The "Chanukah Bush" There are always going to be those who try for acceptance from their community at large, which in most cases is Christian. Unfortunately, we Jews don't live in a world where most of the people are Jewish! We, in a lot of cases, don't reallize that we must accept ourselves and our Jewishness for others to accept us. Unless we are strong enough in our own beliefs and hold fast to them, we will become just like all the others. We change our names to fit in - my last name is Marton - not Jewish-sounding at all. I have been told "you're lucky - you don't have a Jewish last name" - I tell them "I come from a long line of Orthodox Jewish rabbis from Hungary/Romania" - needless to say, they are shocked. The next comment is the one about not "looking Jewish". It just goes on and on. I'm proud to be who I am! My son and daughter, both married, with children, are following the traditions that they were brought up with - Kashruth and our religion! They aren't afraid to be who they are- proud Jews! Reply

Chaya Rivka CA January 7, 2009

I think the "chanukah bush" is definitely assimilation. I think it's really sad. This along with blue and white "chanukah lights" and eight presents, and anything else that just sounds xmas-y. Reply

Ariella Rosencrantz seattle, wa. January 1, 2009

fighting back against ignorance Last week I watched a taped television program on an "educational' channel about entertaining for Chanukkah. It included a guest who demonstrated how to set the table with decorations for the holiday.This woman, who recently published a book of this type of advice, explained that the tall, white topiary in the middle of the table was a "chanukkah bush"! I lost no time in sending off an e-mail in which I explained to her that this might be exceptable for her assimilated clients, but that to the majority of the american jewish public it is an insult. I asked for a timely response from her, and ideally a public retraction. If I don't hear from her I'll contact the network. We have to stand up against ignorance and misinformation. Reply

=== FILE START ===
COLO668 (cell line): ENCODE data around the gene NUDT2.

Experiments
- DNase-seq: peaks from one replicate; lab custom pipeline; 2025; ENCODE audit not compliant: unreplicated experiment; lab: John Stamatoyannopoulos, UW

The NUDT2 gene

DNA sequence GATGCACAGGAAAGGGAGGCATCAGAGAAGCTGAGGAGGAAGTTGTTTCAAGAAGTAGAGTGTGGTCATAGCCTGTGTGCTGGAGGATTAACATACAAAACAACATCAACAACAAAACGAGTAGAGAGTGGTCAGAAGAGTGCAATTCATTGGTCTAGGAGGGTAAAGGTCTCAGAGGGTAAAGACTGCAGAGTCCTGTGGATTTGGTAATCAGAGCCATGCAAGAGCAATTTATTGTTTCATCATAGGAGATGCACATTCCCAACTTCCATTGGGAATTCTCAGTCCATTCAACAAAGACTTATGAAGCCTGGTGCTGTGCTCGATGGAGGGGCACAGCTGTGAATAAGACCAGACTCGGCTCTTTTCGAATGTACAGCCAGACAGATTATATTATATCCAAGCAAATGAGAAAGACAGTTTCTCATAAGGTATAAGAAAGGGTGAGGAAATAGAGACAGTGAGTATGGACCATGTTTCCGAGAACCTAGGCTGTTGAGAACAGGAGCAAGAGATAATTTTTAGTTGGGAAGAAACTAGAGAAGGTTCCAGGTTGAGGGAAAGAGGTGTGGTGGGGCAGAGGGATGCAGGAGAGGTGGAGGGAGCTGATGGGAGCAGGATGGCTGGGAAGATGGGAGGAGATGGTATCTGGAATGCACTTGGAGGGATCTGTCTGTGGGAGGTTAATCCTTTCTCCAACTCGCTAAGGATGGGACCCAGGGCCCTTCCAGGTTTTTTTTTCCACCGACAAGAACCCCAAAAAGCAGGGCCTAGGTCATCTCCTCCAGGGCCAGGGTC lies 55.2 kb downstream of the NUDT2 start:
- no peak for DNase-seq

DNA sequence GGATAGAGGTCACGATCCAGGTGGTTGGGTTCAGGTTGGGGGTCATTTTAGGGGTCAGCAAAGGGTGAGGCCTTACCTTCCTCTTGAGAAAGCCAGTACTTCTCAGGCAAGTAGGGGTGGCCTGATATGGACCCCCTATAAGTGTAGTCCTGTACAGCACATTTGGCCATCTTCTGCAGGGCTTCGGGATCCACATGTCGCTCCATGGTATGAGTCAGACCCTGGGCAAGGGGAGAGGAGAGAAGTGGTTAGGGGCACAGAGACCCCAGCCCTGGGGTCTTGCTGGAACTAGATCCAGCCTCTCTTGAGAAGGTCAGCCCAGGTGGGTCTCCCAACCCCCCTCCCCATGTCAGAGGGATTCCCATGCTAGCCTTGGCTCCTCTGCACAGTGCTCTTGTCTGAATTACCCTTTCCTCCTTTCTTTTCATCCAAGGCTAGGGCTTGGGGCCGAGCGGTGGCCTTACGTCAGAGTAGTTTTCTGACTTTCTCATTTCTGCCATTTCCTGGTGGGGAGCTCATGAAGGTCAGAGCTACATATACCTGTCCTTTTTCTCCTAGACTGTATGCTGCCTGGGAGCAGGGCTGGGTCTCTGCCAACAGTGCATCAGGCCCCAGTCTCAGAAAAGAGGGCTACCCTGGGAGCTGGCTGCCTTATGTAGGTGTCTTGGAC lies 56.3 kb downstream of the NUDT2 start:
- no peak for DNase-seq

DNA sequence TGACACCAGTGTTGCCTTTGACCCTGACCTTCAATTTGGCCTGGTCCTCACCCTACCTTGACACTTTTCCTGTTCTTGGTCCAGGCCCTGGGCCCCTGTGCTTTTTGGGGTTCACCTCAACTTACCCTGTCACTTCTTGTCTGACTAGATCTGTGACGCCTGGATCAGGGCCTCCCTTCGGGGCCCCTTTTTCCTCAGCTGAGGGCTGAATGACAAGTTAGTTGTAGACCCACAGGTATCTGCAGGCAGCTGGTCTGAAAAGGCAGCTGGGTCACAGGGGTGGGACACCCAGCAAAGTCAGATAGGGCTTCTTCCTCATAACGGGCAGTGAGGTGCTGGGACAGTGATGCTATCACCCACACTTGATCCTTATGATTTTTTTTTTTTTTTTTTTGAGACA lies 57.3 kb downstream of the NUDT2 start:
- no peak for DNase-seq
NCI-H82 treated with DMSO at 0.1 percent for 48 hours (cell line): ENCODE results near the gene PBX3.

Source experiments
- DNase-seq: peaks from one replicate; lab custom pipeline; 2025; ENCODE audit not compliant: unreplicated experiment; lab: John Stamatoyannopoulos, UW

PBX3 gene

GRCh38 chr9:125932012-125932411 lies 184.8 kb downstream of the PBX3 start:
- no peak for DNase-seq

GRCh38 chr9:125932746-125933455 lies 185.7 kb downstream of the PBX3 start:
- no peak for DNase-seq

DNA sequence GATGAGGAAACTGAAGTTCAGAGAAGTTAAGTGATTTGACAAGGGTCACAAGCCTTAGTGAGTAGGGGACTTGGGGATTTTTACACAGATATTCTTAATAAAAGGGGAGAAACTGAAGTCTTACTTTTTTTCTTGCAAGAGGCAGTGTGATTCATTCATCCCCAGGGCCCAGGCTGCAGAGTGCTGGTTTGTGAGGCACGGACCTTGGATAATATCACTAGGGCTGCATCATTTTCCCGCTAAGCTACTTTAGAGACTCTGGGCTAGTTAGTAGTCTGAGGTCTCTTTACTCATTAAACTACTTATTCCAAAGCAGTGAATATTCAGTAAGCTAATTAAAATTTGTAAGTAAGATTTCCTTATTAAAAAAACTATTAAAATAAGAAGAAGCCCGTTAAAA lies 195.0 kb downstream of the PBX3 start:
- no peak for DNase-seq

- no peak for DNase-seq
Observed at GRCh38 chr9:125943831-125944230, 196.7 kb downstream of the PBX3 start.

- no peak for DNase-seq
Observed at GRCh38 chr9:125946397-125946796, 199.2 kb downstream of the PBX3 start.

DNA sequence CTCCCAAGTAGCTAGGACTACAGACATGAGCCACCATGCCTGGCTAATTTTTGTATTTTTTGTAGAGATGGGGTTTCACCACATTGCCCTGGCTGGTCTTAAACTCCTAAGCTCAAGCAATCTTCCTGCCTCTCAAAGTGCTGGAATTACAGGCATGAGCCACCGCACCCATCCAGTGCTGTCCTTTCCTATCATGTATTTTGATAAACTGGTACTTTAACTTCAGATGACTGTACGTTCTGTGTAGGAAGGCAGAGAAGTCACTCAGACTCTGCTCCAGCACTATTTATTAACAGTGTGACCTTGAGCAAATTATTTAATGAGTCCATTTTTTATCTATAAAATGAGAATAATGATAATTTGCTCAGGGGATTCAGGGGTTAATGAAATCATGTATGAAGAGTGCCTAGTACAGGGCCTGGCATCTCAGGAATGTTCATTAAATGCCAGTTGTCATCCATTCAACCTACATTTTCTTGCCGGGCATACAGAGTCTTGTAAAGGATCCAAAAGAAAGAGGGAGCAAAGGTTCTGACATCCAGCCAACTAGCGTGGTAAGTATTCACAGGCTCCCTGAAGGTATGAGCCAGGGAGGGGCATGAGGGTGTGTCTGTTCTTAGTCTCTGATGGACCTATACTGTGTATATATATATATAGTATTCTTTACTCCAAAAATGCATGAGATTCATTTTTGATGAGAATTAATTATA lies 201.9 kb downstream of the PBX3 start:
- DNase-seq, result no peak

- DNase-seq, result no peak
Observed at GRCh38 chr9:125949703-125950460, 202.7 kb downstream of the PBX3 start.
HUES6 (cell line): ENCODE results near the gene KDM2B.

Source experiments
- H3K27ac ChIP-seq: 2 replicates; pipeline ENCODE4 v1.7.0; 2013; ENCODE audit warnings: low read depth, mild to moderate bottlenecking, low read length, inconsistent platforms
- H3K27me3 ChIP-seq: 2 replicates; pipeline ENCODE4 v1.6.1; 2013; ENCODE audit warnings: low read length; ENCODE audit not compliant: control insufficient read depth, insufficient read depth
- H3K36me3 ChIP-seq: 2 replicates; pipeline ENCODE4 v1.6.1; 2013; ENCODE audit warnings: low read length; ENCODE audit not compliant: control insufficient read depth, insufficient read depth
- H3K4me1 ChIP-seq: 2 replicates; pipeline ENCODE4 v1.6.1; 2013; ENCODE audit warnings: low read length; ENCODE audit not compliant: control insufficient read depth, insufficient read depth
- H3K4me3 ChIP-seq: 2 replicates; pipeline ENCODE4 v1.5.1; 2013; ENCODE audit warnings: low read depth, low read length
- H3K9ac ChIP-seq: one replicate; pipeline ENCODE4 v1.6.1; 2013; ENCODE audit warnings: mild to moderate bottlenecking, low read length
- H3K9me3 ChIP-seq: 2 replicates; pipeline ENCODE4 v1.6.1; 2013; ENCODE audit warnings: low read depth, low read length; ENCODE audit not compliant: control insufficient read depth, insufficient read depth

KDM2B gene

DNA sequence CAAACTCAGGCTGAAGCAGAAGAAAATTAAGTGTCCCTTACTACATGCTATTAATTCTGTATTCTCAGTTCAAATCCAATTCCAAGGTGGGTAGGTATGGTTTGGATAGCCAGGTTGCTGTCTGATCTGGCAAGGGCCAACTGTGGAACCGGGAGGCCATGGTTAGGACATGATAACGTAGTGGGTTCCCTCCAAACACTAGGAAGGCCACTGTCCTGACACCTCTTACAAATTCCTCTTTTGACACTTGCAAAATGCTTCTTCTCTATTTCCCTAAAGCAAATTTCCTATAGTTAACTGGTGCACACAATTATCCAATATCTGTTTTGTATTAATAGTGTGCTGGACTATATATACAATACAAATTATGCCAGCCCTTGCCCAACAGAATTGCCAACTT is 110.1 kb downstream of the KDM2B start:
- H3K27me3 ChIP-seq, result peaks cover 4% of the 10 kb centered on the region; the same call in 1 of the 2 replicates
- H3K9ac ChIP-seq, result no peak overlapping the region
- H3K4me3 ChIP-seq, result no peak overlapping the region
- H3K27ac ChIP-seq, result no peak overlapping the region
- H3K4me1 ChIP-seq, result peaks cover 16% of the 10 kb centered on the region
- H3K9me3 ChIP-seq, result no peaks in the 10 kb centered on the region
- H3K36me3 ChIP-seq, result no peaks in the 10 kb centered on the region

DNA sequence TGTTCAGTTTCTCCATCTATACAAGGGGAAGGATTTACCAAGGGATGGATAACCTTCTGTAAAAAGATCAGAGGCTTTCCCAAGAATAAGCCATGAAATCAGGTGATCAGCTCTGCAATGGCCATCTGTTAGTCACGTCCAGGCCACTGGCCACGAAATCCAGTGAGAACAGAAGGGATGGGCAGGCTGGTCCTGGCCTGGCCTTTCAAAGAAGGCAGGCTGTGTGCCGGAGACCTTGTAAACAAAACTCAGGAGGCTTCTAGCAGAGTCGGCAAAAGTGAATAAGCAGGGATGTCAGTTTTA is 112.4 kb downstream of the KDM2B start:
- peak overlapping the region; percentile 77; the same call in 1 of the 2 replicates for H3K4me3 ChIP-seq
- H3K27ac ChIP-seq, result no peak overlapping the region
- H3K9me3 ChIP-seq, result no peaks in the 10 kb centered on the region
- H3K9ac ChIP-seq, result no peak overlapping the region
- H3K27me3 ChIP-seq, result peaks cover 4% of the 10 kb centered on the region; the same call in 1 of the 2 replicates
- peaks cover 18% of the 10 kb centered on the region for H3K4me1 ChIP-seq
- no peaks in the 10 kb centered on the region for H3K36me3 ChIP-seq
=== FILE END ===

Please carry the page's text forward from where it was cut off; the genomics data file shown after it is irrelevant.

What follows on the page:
Lynne Marton Montreal, Qc., Canada via chabadqueenmary.com December 10, 2007

The "Chanukah Bush" In my opinion this is just another step in assimilation - into the society that seeks to take away our traditions and infuse us with theirs. We have our Chanukiah (menorah) to light each evening and this is how it should be. Everywhere we turn we are bombarded with symbols of other religions and people telling us that we should be more like them. Why try to be like a non-Jew, when being Jewish is the greatest gift we could instill in ourselves and our children? Reply